As facial recognition technology continues to increase in popularity, a rising trend is programming them to recognize emotions, age, gender and criminal tendencies, according to an article in Vocative, a media outlet that says it monitors the Deep Web to reveal hidden voices, emerging trends and surprising data.

The article referenced Russia’s NTechLab, which developed an app that allows users to identify people on the street using a Russian social media site and is now offering police and corporations the ability to detect emotions, gender and age of anyone walking past a CCTV camera.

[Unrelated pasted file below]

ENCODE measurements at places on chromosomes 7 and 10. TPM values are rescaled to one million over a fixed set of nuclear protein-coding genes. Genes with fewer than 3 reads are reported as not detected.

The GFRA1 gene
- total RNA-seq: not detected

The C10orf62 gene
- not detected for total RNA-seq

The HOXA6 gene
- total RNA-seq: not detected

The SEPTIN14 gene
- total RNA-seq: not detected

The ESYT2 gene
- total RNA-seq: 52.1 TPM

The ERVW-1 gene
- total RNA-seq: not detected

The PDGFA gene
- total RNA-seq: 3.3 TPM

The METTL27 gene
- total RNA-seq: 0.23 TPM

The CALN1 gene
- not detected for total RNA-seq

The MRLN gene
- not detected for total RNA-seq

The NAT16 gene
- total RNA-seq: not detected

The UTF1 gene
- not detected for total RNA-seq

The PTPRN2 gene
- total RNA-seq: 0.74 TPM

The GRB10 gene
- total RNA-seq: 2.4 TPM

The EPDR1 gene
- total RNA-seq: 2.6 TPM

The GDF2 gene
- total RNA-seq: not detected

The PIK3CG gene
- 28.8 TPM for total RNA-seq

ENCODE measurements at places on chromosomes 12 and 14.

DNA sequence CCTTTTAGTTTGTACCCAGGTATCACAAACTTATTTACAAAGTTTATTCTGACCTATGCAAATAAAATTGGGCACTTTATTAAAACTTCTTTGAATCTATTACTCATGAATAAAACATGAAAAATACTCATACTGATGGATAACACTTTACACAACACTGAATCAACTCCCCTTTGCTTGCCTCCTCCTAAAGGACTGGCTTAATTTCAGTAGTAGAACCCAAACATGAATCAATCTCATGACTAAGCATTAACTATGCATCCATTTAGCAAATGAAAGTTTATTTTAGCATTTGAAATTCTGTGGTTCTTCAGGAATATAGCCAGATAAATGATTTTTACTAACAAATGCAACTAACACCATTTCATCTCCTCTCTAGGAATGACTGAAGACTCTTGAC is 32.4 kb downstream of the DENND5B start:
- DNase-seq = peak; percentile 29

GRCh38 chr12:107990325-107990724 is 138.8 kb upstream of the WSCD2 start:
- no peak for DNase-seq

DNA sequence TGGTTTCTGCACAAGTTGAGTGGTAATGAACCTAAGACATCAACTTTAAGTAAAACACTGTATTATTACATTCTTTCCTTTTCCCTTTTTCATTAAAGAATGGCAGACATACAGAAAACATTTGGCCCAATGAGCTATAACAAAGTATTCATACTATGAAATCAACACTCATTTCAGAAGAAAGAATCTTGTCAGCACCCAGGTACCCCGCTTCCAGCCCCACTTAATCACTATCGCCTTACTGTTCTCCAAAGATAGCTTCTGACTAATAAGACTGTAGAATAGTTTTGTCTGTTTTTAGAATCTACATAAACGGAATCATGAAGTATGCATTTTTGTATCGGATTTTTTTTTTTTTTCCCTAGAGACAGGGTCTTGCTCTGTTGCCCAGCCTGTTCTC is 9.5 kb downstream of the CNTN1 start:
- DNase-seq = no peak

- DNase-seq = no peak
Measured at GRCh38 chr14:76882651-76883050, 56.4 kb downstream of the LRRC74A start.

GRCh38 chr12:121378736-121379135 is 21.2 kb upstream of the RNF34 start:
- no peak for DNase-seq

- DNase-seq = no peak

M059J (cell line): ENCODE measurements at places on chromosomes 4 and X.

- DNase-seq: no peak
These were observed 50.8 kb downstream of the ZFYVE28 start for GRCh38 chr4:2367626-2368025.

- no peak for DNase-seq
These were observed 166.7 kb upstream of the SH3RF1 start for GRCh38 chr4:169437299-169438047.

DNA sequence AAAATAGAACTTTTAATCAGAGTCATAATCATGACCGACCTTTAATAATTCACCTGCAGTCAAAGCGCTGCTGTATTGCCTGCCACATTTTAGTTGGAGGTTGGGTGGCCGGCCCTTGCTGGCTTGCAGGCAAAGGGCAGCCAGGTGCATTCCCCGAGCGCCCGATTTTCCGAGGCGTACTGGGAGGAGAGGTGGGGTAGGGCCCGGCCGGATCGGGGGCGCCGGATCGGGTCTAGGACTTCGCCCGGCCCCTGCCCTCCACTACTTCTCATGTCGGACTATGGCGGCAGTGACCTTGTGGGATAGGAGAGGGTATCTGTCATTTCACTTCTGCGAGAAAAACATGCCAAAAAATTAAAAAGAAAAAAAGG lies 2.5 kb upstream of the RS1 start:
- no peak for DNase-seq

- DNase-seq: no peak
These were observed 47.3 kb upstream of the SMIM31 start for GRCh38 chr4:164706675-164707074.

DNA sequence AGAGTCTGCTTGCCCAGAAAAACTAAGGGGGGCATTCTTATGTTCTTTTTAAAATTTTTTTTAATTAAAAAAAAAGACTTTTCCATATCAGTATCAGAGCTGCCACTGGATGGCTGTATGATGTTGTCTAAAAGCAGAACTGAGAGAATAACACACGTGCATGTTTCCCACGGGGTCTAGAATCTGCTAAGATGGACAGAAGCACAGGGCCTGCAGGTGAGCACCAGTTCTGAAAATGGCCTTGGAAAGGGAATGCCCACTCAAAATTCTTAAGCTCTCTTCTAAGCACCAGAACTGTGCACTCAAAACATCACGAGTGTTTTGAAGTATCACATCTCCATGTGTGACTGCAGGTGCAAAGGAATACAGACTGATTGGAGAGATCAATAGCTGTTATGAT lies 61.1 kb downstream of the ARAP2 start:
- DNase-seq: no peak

While many of the most popular companies, such as Google, Microsoft and Amazon, have image analysis platforms, Boston-based Affectiva, the article reports, allows customers to upload archives of surveillance footage to be analyzed and receive reports about the emotional states of everyone captured in the footage.

To read the article, visit